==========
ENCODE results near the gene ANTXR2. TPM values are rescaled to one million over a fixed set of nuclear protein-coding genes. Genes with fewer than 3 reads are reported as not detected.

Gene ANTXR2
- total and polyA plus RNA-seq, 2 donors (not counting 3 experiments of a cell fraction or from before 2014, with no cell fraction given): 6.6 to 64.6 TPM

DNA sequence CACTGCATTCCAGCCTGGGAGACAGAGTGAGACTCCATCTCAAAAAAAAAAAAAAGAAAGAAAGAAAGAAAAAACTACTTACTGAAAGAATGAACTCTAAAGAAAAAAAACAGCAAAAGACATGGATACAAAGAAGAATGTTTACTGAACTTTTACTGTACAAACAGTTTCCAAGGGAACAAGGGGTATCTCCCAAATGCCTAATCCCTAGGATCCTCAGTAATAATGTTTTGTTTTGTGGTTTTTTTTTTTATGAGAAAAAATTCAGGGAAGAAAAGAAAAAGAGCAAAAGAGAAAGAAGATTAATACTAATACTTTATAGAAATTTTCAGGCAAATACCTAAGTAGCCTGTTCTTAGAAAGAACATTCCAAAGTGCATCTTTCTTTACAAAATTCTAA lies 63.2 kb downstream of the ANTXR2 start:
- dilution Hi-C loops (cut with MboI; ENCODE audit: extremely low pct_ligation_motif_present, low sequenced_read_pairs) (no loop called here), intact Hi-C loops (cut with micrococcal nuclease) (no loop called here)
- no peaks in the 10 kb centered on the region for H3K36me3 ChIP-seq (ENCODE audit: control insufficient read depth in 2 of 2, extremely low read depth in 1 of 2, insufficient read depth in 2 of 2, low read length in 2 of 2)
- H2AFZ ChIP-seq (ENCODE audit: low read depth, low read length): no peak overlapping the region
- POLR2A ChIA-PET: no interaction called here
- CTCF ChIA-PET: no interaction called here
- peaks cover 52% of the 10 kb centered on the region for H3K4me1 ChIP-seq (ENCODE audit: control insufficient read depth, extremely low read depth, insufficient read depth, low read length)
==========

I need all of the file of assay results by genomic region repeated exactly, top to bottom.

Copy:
ENCODE results near the gene ANTXR2. TPM values are rescaled to one million over a fixed set of nuclear protein-coding genes. Genes with fewer than 3 reads are reported as not detected.

Gene ANTXR2
- total and polyA plus RNA-seq, 2 donors (not counting 3 experiments of a cell fraction or from before 2014, with no cell fraction given): 6.6 to 64.6 TPM

DNA sequence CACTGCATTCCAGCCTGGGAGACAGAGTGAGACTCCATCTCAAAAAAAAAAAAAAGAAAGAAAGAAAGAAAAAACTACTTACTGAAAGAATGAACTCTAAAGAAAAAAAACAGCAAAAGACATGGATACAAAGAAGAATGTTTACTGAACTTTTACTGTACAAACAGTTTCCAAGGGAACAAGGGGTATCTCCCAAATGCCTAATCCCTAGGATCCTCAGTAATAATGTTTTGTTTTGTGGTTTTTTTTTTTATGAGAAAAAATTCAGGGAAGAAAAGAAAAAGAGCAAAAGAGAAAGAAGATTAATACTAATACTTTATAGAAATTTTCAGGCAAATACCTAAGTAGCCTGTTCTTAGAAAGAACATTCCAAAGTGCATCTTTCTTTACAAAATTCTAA lies 63.2 kb downstream of the ANTXR2 start:
- dilution Hi-C loops (cut with MboI; ENCODE audit: extremely low pct_ligation_motif_present, low sequenced_read_pairs) (no loop called here), intact Hi-C loops (cut with micrococcal nuclease) (no loop called here)
- no peaks in the 10 kb centered on the region for H3K36me3 ChIP-seq (ENCODE audit: control insufficient read depth in 2 of 2, extremely low read depth in 1 of 2, insufficient read depth in 2 of 2, low read length in 2 of 2)
- H2AFZ ChIP-seq (ENCODE audit: low read depth, low read length): no peak overlapping the region
- POLR2A ChIA-PET: no interaction called here
- CTCF ChIA-PET: no interaction called here
- peaks cover 52% of the 10 kb centered on the region for H3K4me1 ChIP-seq (ENCODE audit: control insufficient read depth, extremely low read depth, insufficient read depth, low read length)